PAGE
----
Reaching Through Time

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The phone rang unexpectedly, late one night. 'Guess who our white ancestors were?' chuckled Uncle Gerry. 'They were slave traders! A couple of generations of slave traders!'

After this startling revelation, Shauna wanted to find out more. She discovered her ancestor Robert Bostock arrived in Sydney in 1815 after being convicted of slave trading in Africa, and his grandson Augustus John married Bundjalung woman One My. Battling restrictions on access to government archives, Shauna gradually pieced together her family's stories of dispossession and frontier violence; life on reserves under the harsh regime of the Aborigines Protection Board; a cricket match with Bradman; activism and arts in Redfern; and a surprising reconciliation.

Reaching Through Time reveals the cataclysmic impact of colonisation on Aboriginal families, and how this ripples through to the present. It also shows how family research can bring a deeper understanding and healing of the wounds in our history. Shauna writes, 'I am a proud Aboriginal woman who has always wanted to make a stronger connection to my cultural heritage. I experienced an inner yearning to find out about my ancestors and what they experienced in life. This is the story of my journey.'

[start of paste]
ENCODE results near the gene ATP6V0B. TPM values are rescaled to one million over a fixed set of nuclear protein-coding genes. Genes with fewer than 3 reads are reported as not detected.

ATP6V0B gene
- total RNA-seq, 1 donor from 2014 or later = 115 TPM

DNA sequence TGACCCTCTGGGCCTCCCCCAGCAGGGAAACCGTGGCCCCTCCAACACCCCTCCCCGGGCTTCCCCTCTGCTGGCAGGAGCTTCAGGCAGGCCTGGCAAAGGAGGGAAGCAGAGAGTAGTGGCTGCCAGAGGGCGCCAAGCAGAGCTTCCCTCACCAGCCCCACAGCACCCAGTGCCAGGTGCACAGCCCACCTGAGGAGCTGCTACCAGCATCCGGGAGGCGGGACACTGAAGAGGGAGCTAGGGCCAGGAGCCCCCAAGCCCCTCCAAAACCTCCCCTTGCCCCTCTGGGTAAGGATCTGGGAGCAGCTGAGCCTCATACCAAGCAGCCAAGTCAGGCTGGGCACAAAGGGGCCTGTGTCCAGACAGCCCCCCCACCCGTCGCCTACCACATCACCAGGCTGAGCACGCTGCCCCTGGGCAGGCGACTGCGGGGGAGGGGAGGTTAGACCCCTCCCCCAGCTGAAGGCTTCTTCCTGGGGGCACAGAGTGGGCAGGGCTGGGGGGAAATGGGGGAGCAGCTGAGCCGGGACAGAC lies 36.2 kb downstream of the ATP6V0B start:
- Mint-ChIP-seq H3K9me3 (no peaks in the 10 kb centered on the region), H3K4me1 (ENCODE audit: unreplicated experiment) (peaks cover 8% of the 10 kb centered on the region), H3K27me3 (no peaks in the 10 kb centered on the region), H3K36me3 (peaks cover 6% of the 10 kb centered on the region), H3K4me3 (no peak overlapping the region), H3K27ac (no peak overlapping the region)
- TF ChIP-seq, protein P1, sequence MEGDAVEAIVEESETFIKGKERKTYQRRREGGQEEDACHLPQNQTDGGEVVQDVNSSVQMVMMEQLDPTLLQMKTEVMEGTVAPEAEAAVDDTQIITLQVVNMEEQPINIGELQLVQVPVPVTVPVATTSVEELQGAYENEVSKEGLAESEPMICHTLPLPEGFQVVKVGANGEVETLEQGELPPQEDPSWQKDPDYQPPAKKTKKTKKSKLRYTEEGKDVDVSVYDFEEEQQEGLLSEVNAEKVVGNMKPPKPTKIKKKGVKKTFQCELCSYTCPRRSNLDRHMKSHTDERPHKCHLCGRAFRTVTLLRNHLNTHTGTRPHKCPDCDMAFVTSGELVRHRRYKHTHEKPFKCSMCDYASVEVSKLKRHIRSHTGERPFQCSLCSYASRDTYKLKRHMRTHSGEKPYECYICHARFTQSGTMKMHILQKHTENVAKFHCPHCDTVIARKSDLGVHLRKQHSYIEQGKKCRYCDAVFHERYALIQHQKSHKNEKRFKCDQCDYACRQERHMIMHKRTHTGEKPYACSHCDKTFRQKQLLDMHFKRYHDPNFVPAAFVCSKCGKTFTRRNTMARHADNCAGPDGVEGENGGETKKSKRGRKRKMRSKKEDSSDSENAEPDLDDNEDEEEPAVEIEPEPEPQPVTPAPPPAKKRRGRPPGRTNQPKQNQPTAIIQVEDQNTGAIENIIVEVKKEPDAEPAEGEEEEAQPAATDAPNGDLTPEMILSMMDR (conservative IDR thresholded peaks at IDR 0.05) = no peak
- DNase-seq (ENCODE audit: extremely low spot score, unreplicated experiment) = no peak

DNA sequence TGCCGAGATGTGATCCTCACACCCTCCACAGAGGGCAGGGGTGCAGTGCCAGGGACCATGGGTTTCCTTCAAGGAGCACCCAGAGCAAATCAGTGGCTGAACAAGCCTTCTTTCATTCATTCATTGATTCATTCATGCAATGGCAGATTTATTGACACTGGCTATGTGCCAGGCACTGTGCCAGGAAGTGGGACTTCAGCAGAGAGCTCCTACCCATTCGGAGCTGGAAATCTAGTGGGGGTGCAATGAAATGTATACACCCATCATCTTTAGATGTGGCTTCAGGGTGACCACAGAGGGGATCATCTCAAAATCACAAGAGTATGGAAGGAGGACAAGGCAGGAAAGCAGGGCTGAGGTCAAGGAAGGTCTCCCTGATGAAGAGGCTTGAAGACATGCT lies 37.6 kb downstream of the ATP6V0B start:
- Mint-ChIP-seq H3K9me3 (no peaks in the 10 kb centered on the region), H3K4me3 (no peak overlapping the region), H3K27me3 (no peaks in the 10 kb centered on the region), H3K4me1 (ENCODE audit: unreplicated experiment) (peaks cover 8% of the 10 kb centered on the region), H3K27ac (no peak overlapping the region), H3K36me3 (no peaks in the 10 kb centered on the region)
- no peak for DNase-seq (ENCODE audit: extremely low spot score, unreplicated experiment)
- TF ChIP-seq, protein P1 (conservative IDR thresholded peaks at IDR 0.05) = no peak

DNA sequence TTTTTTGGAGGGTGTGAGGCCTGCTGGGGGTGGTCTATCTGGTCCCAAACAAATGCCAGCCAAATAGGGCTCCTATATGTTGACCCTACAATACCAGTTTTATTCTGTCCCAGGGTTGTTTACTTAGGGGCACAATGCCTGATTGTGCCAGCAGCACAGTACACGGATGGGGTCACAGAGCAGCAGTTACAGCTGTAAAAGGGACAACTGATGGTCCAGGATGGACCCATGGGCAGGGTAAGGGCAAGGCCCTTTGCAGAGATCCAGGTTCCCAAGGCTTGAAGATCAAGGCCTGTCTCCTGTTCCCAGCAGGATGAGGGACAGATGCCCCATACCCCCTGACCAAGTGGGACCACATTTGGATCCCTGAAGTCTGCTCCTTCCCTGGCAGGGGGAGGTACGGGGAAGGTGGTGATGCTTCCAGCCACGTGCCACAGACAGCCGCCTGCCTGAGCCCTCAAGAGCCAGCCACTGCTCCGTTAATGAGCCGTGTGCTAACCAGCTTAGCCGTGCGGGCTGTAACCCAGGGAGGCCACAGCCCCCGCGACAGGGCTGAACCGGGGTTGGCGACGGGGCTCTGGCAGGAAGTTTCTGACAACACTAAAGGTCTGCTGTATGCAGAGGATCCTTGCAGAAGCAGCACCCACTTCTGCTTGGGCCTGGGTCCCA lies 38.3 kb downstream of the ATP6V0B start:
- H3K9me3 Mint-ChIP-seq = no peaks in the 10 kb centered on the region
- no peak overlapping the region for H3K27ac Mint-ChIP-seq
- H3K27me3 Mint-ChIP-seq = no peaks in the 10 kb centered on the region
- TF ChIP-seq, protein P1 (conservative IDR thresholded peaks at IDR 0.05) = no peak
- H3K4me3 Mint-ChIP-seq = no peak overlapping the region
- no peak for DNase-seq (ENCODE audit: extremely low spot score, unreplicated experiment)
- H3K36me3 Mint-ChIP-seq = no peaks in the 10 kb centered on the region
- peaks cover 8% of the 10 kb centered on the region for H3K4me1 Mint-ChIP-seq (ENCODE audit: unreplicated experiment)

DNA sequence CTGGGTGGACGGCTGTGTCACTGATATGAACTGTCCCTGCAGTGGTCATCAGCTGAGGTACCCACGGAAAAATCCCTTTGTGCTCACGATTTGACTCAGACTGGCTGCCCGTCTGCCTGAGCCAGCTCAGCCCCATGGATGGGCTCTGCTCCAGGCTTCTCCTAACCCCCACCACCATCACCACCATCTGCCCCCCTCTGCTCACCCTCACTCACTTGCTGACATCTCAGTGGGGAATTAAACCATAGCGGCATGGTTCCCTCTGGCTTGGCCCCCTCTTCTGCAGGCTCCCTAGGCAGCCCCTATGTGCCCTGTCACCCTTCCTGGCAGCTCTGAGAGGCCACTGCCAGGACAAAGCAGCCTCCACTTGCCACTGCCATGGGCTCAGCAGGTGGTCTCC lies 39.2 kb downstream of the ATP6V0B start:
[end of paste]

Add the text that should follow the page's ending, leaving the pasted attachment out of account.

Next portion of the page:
'Compelling and courageous truth-telling.' -DrJackie Huggins AM, historian and author

'This brilliantly researched, difficult-to- put-down history demonstrates how five generations of a multi-talented Aboriginal family made their worlds anew.' -Professor Ann McGrath AM

'Children stolen, homes resumed, authorities spying, ASIO snooping. Bostock's family has it all - yet she can still see the funny side. This is why we need family histories. This is why we need truth-telling.' -Professor Peter Read AM

'Erased from history, dispossessed, forgotten - her ancestors came alive in the archives as if they had been waiting for someone to find them there, to tell their stories.' - The Guardian

'Reaching Through Time is the epitome of Indigenous family life writing...Bostock's storytelling is engaging and compassionate. She has invited us into her family's conversations and into the kitchens and loungerooms of her family's homes.' - Australian Book Review